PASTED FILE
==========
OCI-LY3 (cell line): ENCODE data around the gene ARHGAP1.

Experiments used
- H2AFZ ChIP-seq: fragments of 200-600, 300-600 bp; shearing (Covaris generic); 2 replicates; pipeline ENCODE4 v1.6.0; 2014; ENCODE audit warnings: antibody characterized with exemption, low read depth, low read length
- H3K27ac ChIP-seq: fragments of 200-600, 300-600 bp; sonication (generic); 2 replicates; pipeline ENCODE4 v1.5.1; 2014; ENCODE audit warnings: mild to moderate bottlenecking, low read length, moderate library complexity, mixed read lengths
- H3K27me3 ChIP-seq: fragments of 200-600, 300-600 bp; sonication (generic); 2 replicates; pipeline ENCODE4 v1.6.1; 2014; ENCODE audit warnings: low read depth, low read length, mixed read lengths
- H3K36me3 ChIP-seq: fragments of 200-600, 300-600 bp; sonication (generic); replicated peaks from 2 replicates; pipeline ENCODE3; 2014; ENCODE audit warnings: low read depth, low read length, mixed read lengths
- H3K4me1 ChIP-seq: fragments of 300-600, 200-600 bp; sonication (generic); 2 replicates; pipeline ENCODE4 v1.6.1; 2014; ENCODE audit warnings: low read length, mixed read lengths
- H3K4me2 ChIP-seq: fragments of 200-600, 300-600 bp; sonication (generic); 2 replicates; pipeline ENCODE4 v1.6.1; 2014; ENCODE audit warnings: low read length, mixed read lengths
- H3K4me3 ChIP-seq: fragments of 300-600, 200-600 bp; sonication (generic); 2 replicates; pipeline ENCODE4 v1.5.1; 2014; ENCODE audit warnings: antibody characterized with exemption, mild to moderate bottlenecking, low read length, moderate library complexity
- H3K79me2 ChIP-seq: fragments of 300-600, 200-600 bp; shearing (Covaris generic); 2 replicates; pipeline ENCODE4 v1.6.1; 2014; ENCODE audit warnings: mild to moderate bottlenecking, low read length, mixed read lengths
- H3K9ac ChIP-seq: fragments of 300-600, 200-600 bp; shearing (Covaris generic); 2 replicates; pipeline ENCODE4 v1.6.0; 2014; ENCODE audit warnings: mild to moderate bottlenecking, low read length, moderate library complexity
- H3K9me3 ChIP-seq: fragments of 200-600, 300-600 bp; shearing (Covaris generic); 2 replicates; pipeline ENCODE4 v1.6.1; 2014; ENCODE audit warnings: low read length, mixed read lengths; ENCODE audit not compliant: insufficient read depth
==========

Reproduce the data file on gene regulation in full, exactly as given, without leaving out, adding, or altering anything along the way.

OCI-LY3 (cell line): ENCODE data around the gene ARHGAP1.

Experiments used
- H2AFZ ChIP-seq: fragments of 200-600, 300-600 bp; shearing (Covaris generic); 2 replicates; pipeline ENCODE4 v1.6.0; 2014; ENCODE audit warnings: antibody characterized with exemption, low read depth, low read length
- H3K27ac ChIP-seq: fragments of 200-600, 300-600 bp; sonication (generic); 2 replicates; pipeline ENCODE4 v1.5.1; 2014; ENCODE audit warnings: mild to moderate bottlenecking, low read length, moderate library complexity, mixed read lengths
- H3K27me3 ChIP-seq: fragments of 200-600, 300-600 bp; sonication (generic); 2 replicates; pipeline ENCODE4 v1.6.1; 2014; ENCODE audit warnings: low read depth, low read length, mixed read lengths
- H3K36me3 ChIP-seq: fragments of 200-600, 300-600 bp; sonication (generic); replicated peaks from 2 replicates; pipeline ENCODE3; 2014; ENCODE audit warnings: low read depth, low read length, mixed read lengths
- H3K4me1 ChIP-seq: fragments of 300-600, 200-600 bp; sonication (generic); 2 replicates; pipeline ENCODE4 v1.6.1; 2014; ENCODE audit warnings: low read length, mixed read lengths
- H3K4me2 ChIP-seq: fragments of 200-600, 300-600 bp; sonication (generic); 2 replicates; pipeline ENCODE4 v1.6.1; 2014; ENCODE audit warnings: low read length, mixed read lengths
- H3K4me3 ChIP-seq: fragments of 300-600, 200-600 bp; sonication (generic); 2 replicates; pipeline ENCODE4 v1.5.1; 2014; ENCODE audit warnings: antibody characterized with exemption, mild to moderate bottlenecking, low read length, moderate library complexity
- H3K79me2 ChIP-seq: fragments of 300-600, 200-600 bp; shearing (Covaris generic); 2 replicates; pipeline ENCODE4 v1.6.1; 2014; ENCODE audit warnings: mild to moderate bottlenecking, low read length, mixed read lengths
- H3K9ac ChIP-seq: fragments of 300-600, 200-600 bp; shearing (Covaris generic); 2 replicates; pipeline ENCODE4 v1.6.0; 2014; ENCODE audit warnings: mild to moderate bottlenecking, low read length, moderate library complexity
- H3K9me3 ChIP-seq: fragments of 200-600, 300-600 bp; shearing (Covaris generic); 2 replicates; pipeline ENCODE4 v1.6.1; 2014; ENCODE audit warnings: low read length, mixed read lengths; ENCODE audit not compliant: insufficient read depth